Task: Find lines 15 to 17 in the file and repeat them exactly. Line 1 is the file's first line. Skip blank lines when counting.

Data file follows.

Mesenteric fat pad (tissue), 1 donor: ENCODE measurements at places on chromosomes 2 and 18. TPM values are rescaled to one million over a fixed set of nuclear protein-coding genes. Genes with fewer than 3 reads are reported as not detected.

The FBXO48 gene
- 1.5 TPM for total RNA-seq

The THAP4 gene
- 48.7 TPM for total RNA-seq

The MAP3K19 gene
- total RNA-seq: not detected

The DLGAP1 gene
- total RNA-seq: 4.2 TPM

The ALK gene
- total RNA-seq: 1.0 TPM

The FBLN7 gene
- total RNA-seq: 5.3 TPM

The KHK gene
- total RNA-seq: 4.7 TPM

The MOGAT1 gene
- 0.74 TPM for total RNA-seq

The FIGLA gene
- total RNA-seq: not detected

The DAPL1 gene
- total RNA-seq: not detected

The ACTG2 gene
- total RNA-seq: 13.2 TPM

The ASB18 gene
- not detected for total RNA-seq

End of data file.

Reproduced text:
- total RNA-seq: 4.7 TPM

The MOGAT1 gene
- 0.74 TPM for total RNA-seq